The gist of the NYT report is that some residents of coastal Oregon are unhappy about the discontinuance of tsunami warning sirens. But in these matters what one has to look at is the science.
Supporters of the county’s decision, including some coastal hazard experts, say that the sirens, comforting as they may sound in their monthly tests, are so vague in their wailing message — declaring only a tsunami in approach, with no indication of size or timing — that they may be, in a strange way, dangerous to public safety.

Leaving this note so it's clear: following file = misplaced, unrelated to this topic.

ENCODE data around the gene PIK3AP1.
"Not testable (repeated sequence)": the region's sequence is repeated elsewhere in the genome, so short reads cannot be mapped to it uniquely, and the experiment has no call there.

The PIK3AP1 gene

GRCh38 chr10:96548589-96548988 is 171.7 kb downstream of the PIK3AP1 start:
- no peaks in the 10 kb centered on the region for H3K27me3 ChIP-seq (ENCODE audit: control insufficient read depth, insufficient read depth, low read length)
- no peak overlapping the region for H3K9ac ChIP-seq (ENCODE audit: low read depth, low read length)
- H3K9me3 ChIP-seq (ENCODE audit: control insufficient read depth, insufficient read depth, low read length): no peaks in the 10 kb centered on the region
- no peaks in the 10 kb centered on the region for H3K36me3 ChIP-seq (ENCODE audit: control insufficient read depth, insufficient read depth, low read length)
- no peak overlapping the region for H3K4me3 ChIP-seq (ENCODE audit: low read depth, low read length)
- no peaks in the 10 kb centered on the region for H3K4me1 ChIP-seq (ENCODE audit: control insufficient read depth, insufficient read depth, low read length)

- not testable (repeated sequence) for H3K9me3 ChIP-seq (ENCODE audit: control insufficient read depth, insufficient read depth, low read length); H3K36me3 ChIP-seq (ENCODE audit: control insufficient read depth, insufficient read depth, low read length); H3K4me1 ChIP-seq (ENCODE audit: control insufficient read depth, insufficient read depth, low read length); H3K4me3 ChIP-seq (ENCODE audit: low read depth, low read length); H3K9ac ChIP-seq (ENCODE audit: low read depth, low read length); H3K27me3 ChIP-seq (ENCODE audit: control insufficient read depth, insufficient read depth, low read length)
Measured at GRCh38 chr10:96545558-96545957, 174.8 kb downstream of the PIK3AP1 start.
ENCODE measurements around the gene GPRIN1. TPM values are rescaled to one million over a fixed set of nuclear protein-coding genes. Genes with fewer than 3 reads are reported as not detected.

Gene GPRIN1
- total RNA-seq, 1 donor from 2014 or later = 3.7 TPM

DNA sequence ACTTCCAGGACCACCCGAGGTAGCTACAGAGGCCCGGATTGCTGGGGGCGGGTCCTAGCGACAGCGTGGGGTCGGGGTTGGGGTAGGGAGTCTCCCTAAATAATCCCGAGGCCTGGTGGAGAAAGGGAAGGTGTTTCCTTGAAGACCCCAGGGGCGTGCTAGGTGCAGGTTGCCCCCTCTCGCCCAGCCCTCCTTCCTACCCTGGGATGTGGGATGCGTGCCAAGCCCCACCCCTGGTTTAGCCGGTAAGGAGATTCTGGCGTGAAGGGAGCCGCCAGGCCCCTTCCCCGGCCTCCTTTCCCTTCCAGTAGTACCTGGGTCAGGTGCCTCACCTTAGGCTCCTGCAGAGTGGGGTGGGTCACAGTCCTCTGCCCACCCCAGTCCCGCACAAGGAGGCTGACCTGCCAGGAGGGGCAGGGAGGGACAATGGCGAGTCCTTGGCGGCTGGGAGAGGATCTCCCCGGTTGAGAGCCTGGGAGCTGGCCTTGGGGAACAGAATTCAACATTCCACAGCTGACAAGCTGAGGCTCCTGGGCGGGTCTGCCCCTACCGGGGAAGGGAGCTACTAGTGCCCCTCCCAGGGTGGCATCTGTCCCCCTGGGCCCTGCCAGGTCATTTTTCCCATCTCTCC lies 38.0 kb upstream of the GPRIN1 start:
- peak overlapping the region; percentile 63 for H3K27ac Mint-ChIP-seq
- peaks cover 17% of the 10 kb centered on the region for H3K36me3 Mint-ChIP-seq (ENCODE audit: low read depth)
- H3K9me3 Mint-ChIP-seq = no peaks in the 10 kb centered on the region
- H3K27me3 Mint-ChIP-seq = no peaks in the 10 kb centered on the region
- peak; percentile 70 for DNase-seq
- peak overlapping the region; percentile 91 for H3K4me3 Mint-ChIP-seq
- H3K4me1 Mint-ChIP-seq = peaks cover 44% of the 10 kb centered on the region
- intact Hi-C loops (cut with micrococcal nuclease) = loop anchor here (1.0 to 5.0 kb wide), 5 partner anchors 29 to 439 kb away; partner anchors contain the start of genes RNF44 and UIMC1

The last time the sirens wailed, after the March 2011 earthquake in Japan, for example, which triggered tsunami alerts around much of the Pacific Rim, emergency managers here expected the tsunami hitting this part of Oregon to be small, which it was. The only evacuations they ordered were for residents living within a half mile of the shoreline.
But some people panicked anyway, as word of mouth flashed through the community and images from Japan filled the news, and at least a few residents fled. County managers said they drew a message from the experience that a more finely tuned, information-rich alert system would be an improvement over their current tools, including the sirens,
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